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Does it mean "That is something bad for the banking system"? https://en.oxforddictionaries.com/definition/bankster

The credit-to-GDP gap has reached a critical level in Canada. The BIS defines this as the “difference of the credit-to-GDP ratio from its trend.” That’s bankster for “it compares credit consumption to the output of the economy.” If the level is too high, the amount of private credit is “unjustified.” The lower the number, the more credit can be “safely” consumed. BIS considers anything above 2 to be a strong gap, and anything above 10 to be a critical warning. Breaching 10 results in a banking crisis in two-thirds of economies, within three years.

Source: http://www.businessinsider.com/canada-financial-crisis-warning-signs-2017-6

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"Bankster" is a deprecating term for an immoral/criminal person working in banking.

In this sentence it is used as a mock name for a language, the language/jargon spoken by "banksters" and in banking.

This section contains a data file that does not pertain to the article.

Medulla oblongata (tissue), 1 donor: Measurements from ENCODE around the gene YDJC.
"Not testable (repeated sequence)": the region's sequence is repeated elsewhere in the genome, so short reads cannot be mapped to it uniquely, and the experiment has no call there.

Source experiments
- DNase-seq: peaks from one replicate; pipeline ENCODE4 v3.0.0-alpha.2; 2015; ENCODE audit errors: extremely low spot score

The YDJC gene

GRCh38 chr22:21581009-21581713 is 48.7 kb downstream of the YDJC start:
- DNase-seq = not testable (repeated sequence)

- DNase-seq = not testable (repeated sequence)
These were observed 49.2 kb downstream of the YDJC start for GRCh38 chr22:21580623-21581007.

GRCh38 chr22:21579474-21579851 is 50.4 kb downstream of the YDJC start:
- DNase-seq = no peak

With natural languages you could say: "Haus. That's German for 'house'". Here one term in banking jargon is "translated" into regular English.

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    Might be worth mentioning that it's a portmanteau of banker + gangster. – LMS Jun 29 '17 at 11:25
  • @Weathervane: Sorry, I still can't get what you mean. – haile Jun 29 '17 at 15:37
  • @haile: You could (clumsily) reformulate the sentence like this: The BIS defines this as the “difference of the credit-to-GDP ratio from its trend.” This is a banking term for: “it compares credit consumption to the output of the economy.” Does this help? – Weathervane Jun 29 '17 at 15:51

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